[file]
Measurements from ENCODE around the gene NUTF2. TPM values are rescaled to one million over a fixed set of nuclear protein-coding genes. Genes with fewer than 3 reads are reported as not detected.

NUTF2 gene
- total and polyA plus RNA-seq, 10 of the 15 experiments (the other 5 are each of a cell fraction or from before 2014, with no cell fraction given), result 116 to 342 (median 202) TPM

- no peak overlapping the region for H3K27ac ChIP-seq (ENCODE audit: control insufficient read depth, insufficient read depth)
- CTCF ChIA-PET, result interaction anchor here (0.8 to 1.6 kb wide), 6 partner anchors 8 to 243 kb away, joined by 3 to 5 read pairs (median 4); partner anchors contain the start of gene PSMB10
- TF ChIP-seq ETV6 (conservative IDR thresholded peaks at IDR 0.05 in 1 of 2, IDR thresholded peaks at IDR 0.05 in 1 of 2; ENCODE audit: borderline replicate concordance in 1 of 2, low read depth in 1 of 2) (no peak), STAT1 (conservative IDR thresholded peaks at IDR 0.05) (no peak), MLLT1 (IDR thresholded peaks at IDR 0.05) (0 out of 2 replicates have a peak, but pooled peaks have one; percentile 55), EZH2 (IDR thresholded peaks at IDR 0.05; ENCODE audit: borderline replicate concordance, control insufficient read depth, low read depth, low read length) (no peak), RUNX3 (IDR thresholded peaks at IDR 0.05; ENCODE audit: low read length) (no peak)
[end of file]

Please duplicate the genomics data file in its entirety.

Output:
Measurements from ENCODE around the gene NUTF2. TPM values are rescaled to one million over a fixed set of nuclear protein-coding genes. Genes with fewer than 3 reads are reported as not detected.

NUTF2 gene
- total and polyA plus RNA-seq, 10 of the 15 experiments (the other 5 are each of a cell fraction or from before 2014, with no cell fraction given), result 116 to 342 (median 202) TPM

- no peak overlapping the region for H3K27ac ChIP-seq (ENCODE audit: control insufficient read depth, insufficient read depth)
- CTCF ChIA-PET, result interaction anchor here (0.8 to 1.6 kb wide), 6 partner anchors 8 to 243 kb away, joined by 3 to 5 read pairs (median 4); partner anchors contain the start of gene PSMB10
- TF ChIP-seq ETV6 (conservative IDR thresholded peaks at IDR 0.05 in 1 of 2, IDR thresholded peaks at IDR 0.05 in 1 of 2; ENCODE audit: borderline replicate concordance in 1 of 2, low read depth in 1 of 2) (no peak), STAT1 (conservative IDR thresholded peaks at IDR 0.05) (no peak), MLLT1 (IDR thresholded peaks at IDR 0.05) (0 out of 2 replicates have a peak, but pooled peaks have one; percentile 55), EZH2 (IDR thresholded peaks at IDR 0.05; ENCODE audit: borderline replicate concordance, control insufficient read depth, low read depth, low read length) (no peak), RUNX3 (IDR thresholded peaks at IDR 0.05; ENCODE audit: low read length) (no peak)